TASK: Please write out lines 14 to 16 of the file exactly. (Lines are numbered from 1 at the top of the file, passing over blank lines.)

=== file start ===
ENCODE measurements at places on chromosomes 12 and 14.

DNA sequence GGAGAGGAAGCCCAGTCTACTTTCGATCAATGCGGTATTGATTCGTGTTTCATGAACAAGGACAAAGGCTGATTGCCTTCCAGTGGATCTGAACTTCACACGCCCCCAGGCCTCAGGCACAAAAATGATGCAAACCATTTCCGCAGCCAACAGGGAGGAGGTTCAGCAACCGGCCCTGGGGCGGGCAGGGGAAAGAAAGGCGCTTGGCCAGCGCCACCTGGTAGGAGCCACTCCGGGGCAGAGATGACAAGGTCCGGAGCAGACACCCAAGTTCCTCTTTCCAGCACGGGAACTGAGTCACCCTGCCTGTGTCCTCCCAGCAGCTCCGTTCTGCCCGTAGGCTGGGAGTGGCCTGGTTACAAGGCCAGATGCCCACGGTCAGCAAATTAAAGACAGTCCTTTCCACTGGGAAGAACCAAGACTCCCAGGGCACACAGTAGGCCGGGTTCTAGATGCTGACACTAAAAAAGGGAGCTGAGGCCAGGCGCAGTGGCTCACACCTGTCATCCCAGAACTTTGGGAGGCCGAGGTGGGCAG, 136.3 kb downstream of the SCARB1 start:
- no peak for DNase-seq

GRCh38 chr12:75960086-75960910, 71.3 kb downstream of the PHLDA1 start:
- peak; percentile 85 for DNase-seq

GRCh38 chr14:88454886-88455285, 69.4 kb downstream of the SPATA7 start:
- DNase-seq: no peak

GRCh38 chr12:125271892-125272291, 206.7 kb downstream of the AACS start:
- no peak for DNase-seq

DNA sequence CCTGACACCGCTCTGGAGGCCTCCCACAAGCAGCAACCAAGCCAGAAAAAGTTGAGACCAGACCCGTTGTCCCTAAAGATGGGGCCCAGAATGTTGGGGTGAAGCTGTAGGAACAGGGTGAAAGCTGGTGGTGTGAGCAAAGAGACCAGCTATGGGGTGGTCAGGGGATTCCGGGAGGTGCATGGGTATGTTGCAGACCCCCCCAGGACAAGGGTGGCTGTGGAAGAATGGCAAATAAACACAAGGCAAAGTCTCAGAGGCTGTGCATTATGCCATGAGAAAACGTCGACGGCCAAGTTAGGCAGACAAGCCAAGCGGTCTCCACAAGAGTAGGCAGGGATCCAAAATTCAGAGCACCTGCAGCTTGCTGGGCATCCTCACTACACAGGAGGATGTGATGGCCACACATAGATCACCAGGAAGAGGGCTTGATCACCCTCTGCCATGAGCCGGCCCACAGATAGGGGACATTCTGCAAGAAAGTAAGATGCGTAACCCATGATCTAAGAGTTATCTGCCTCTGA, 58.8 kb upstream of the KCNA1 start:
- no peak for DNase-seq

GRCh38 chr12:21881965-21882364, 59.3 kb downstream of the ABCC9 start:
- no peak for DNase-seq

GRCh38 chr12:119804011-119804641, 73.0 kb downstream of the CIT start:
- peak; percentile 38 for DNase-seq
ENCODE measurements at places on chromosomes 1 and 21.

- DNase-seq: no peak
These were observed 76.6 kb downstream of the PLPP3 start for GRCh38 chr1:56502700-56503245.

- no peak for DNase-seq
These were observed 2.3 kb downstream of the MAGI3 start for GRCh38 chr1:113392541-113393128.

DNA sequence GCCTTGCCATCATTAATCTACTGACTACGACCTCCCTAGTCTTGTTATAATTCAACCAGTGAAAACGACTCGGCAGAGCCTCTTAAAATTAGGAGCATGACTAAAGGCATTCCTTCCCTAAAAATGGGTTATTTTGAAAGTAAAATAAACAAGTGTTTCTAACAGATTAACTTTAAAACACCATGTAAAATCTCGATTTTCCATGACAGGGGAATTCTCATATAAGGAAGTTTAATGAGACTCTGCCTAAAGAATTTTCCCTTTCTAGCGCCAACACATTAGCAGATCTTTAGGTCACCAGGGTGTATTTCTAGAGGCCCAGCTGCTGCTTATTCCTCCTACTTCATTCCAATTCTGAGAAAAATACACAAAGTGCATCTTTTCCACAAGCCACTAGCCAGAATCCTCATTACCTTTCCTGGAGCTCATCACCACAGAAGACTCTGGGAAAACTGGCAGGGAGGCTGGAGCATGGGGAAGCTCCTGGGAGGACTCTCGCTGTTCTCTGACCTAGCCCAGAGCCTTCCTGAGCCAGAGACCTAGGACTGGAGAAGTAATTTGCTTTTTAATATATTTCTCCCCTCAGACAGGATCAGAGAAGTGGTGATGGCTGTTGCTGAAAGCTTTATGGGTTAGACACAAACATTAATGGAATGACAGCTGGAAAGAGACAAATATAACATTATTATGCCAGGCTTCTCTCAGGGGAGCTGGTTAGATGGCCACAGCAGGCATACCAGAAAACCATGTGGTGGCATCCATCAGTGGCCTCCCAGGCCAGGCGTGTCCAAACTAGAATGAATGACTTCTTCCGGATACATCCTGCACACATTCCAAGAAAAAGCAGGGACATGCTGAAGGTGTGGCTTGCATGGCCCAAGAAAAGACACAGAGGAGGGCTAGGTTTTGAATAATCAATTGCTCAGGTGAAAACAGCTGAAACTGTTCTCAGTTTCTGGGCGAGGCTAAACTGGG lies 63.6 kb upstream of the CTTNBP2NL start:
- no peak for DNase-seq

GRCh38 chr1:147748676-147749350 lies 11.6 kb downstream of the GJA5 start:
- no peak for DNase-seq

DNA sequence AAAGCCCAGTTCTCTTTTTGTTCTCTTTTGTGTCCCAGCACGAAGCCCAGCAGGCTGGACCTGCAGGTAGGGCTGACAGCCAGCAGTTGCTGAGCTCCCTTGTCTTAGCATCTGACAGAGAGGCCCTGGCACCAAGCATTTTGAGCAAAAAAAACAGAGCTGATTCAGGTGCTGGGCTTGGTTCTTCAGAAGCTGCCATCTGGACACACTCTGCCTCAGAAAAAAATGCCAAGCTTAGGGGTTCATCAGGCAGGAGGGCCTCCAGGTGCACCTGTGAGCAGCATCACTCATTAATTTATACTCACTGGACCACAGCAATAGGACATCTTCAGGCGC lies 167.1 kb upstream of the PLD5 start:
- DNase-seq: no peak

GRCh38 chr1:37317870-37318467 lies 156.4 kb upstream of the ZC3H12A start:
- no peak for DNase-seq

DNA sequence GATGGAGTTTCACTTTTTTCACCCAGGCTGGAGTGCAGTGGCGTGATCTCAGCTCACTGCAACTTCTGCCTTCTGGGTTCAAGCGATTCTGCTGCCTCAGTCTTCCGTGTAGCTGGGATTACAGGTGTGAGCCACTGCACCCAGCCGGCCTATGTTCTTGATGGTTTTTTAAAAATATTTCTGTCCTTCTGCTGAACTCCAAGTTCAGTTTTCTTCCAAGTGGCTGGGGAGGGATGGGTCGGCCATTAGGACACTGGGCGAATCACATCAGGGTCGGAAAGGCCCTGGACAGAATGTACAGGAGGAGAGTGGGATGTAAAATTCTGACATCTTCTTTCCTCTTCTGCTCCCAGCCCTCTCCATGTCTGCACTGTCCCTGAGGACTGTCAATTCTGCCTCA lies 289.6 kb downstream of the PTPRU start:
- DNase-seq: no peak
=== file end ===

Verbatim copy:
GRCh38 chr12:119804011-119804641, 73.0 kb downstream of the CIT start:
- peak; percentile 38 for DNase-seq
ENCODE measurements at places on chromosomes 1 and 21.